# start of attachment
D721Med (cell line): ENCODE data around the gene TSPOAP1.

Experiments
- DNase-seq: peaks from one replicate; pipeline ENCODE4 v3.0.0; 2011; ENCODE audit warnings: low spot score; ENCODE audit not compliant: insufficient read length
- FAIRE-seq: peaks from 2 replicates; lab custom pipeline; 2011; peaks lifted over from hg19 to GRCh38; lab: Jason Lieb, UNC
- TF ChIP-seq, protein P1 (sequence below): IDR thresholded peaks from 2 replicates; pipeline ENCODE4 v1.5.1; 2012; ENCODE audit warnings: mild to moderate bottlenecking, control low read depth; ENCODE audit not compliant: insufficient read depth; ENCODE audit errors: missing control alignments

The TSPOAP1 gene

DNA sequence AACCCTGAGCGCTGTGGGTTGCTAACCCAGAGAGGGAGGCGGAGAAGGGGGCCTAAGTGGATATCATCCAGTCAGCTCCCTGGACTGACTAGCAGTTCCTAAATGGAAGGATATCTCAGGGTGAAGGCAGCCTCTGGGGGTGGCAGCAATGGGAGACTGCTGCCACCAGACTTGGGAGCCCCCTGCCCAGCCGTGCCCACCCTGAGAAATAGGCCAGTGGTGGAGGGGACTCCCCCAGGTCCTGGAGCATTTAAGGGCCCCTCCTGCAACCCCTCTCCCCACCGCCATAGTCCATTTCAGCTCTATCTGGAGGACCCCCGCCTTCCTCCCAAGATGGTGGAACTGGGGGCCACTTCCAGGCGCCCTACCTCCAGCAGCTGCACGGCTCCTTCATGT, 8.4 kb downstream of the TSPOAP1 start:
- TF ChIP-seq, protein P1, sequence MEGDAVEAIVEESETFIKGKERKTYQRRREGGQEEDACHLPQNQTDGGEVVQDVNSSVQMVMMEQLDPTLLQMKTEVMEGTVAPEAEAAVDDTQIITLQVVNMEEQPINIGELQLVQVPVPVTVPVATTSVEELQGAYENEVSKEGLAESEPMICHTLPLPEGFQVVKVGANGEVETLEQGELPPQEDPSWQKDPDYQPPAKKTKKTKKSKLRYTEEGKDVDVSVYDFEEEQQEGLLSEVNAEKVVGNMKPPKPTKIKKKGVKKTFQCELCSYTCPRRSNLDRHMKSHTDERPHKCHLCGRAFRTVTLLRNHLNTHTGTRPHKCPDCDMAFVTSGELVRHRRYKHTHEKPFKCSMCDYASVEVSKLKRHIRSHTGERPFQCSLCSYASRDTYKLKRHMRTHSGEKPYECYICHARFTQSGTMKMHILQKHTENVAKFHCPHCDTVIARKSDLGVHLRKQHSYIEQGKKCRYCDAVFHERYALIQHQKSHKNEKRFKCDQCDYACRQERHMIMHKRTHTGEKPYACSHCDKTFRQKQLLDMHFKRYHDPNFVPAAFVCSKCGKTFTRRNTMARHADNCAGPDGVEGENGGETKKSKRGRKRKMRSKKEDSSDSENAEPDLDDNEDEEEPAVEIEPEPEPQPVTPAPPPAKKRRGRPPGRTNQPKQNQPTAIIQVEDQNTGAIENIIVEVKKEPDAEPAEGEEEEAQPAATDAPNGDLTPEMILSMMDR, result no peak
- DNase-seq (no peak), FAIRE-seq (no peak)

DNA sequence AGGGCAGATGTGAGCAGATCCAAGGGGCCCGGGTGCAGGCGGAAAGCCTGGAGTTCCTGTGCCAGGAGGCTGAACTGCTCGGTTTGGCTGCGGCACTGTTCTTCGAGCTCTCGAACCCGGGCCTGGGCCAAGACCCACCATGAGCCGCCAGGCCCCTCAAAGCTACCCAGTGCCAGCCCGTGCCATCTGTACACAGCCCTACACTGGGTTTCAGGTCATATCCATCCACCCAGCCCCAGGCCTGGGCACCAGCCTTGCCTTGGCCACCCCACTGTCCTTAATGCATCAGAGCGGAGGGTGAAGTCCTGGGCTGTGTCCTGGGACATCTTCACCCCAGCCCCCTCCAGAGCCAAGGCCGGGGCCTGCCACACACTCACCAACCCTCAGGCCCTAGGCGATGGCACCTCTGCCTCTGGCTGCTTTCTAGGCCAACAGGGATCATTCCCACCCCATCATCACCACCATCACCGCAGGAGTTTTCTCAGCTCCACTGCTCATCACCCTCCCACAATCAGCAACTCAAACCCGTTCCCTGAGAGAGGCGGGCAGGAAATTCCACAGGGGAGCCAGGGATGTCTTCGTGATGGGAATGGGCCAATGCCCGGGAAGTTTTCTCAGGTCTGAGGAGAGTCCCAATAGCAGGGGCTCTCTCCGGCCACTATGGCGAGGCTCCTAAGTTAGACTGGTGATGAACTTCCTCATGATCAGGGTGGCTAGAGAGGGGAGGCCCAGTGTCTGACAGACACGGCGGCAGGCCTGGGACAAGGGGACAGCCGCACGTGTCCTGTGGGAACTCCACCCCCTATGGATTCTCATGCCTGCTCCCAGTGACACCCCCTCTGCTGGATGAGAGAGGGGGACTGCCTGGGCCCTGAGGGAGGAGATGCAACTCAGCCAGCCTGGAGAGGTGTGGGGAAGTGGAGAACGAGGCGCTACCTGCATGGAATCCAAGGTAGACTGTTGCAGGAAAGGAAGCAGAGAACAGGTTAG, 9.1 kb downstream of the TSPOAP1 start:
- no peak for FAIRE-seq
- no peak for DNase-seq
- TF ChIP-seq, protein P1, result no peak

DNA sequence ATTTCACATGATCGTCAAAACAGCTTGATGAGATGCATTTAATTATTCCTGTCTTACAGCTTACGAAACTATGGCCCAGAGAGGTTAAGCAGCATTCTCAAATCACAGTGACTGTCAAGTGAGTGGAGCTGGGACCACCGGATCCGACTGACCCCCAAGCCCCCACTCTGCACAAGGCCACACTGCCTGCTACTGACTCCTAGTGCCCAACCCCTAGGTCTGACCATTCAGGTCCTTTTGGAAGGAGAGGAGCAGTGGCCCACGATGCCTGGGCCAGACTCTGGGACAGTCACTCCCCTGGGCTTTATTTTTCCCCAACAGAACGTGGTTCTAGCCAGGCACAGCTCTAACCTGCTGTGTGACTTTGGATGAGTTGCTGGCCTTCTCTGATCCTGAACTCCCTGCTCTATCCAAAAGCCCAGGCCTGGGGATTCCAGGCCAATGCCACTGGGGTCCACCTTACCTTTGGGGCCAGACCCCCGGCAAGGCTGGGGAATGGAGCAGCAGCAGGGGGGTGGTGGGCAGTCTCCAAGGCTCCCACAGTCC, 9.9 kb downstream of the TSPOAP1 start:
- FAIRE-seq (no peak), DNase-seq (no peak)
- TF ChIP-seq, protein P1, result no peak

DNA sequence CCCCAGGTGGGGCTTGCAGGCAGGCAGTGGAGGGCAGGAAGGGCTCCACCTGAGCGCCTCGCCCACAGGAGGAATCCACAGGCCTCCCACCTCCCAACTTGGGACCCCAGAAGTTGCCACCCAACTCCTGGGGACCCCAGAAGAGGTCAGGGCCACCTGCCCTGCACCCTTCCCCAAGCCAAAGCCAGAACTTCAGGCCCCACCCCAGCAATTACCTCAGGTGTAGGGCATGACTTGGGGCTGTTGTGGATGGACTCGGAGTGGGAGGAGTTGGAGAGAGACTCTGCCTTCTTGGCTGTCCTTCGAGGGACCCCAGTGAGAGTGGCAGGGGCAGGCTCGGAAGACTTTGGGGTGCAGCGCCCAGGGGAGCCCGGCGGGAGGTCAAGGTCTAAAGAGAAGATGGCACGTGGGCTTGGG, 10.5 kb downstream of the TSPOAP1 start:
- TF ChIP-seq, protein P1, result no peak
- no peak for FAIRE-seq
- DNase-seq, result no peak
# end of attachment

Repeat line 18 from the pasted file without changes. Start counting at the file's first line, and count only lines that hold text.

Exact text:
- TF ChIP-seq, protein P1, result no peak